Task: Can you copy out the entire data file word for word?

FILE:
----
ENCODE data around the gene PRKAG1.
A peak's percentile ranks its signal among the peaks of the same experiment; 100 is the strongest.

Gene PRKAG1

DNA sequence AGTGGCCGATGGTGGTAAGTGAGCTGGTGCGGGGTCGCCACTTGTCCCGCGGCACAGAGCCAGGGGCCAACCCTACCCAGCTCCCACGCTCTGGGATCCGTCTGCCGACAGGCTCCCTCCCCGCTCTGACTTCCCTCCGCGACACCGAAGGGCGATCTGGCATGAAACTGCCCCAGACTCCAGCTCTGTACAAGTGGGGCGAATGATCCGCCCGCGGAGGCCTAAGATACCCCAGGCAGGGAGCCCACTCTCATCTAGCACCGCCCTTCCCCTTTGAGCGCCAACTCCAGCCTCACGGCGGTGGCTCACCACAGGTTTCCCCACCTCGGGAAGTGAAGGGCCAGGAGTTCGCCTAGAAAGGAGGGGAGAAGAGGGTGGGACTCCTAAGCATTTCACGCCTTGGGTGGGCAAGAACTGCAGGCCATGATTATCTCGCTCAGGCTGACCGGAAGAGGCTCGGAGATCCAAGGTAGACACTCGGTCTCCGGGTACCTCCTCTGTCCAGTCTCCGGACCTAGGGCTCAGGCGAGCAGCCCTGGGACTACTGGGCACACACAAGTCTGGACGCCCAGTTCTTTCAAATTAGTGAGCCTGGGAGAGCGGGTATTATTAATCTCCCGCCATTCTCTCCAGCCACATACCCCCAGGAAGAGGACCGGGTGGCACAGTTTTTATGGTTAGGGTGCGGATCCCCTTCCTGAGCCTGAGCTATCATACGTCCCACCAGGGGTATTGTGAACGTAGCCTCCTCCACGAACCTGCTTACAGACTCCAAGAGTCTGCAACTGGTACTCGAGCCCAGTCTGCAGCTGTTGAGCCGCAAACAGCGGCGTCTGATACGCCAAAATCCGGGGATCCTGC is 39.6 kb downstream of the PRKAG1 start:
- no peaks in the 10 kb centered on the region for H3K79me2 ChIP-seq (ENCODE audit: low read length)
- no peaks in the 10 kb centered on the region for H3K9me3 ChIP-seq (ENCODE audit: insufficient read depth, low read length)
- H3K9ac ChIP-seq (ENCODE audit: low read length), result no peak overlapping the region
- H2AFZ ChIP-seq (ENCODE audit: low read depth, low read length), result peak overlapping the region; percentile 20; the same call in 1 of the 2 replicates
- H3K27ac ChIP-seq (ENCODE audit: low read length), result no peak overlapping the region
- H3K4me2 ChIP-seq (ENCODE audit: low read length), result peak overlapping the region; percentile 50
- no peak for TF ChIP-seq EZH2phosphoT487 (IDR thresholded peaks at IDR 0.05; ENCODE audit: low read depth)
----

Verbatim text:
ENCODE data around the gene PRKAG1.
A peak's percentile ranks its signal among the peaks of the same experiment; 100 is the strongest.

Gene PRKAG1

DNA sequence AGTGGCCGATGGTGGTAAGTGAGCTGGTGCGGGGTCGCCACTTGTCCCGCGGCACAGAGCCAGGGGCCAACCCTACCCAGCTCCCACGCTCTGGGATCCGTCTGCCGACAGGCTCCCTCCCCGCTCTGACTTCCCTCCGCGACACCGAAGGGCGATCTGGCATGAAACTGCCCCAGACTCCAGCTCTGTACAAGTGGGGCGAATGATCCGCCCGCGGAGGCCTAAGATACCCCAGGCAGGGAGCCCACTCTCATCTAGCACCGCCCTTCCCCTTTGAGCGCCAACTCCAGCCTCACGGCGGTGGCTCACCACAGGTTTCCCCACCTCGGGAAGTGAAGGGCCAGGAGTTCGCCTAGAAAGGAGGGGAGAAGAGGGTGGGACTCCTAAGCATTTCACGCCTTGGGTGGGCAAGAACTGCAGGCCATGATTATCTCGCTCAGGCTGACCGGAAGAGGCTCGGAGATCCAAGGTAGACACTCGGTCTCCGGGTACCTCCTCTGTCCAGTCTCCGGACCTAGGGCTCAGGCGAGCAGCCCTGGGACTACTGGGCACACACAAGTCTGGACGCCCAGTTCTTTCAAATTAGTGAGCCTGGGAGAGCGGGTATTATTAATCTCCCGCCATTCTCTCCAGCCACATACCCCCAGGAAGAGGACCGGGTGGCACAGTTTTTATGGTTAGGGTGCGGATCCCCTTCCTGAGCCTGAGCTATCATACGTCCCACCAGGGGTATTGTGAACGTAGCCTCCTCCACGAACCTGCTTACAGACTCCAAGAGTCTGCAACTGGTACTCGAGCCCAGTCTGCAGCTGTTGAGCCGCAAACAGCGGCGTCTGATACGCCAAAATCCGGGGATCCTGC is 39.6 kb downstream of the PRKAG1 start:
- no peaks in the 10 kb centered on the region for H3K79me2 ChIP-seq (ENCODE audit: low read length)
- no peaks in the 10 kb centered on the region for H3K9me3 ChIP-seq (ENCODE audit: insufficient read depth, low read length)
- H3K9ac ChIP-seq (ENCODE audit: low read length), result no peak overlapping the region
- H2AFZ ChIP-seq (ENCODE audit: low read depth, low read length), result peak overlapping the region; percentile 20; the same call in 1 of the 2 replicates
- H3K27ac ChIP-seq (ENCODE audit: low read length), result no peak overlapping the region
- H3K4me2 ChIP-seq (ENCODE audit: low read length), result peak overlapping the region; percentile 50
- no peak for TF ChIP-seq EZH2phosphoT487 (IDR thresholded peaks at IDR 0.05; ENCODE audit: low read depth)